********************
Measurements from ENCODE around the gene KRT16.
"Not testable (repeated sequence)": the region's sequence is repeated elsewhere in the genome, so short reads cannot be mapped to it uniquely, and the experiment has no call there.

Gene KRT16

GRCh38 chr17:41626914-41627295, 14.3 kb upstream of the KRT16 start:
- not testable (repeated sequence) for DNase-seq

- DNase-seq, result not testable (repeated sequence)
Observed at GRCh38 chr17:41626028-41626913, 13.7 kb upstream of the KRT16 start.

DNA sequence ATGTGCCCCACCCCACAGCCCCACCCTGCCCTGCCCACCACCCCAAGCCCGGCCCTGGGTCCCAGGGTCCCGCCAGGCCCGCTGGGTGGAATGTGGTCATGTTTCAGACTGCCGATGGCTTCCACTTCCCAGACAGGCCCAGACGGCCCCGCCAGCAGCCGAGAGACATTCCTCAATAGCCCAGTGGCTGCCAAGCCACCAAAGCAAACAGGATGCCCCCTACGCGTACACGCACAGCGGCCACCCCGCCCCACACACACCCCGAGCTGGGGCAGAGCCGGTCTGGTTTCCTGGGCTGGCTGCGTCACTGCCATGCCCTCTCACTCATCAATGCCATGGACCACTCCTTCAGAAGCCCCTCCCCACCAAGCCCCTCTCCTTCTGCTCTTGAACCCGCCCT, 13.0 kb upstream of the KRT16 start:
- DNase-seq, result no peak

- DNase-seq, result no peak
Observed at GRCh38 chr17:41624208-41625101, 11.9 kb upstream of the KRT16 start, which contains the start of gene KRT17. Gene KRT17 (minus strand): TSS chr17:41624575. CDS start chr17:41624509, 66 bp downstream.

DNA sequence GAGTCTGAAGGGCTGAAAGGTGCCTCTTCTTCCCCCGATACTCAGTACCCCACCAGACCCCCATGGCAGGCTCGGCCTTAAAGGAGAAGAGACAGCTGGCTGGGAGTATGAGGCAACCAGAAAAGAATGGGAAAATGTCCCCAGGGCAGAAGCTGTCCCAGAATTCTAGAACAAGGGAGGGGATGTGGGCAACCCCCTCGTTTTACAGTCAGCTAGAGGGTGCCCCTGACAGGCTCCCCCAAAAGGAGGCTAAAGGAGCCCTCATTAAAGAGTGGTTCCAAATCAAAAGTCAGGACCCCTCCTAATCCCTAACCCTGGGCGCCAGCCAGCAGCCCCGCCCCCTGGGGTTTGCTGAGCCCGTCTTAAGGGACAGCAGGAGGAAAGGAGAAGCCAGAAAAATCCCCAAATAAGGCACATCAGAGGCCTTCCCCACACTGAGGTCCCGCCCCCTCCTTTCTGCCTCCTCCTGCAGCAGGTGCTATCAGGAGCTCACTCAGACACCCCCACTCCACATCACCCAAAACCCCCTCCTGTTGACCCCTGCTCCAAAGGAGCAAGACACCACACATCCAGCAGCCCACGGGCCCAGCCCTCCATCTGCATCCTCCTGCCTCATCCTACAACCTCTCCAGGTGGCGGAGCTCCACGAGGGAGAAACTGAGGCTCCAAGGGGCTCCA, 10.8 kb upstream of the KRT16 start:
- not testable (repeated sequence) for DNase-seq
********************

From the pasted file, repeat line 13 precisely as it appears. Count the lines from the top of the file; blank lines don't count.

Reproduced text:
- not testable (repeated sequence) for DNase-seq